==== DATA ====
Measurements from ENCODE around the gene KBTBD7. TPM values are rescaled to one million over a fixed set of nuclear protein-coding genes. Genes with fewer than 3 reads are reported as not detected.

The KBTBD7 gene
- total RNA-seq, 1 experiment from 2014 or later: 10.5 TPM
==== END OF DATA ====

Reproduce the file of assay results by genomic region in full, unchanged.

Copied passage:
Measurements from ENCODE around the gene KBTBD7. TPM values are rescaled to one million over a fixed set of nuclear protein-coding genes. Genes with fewer than 3 reads are reported as not detected.

The KBTBD7 gene
- total RNA-seq, 1 experiment from 2014 or later: 10.5 TPM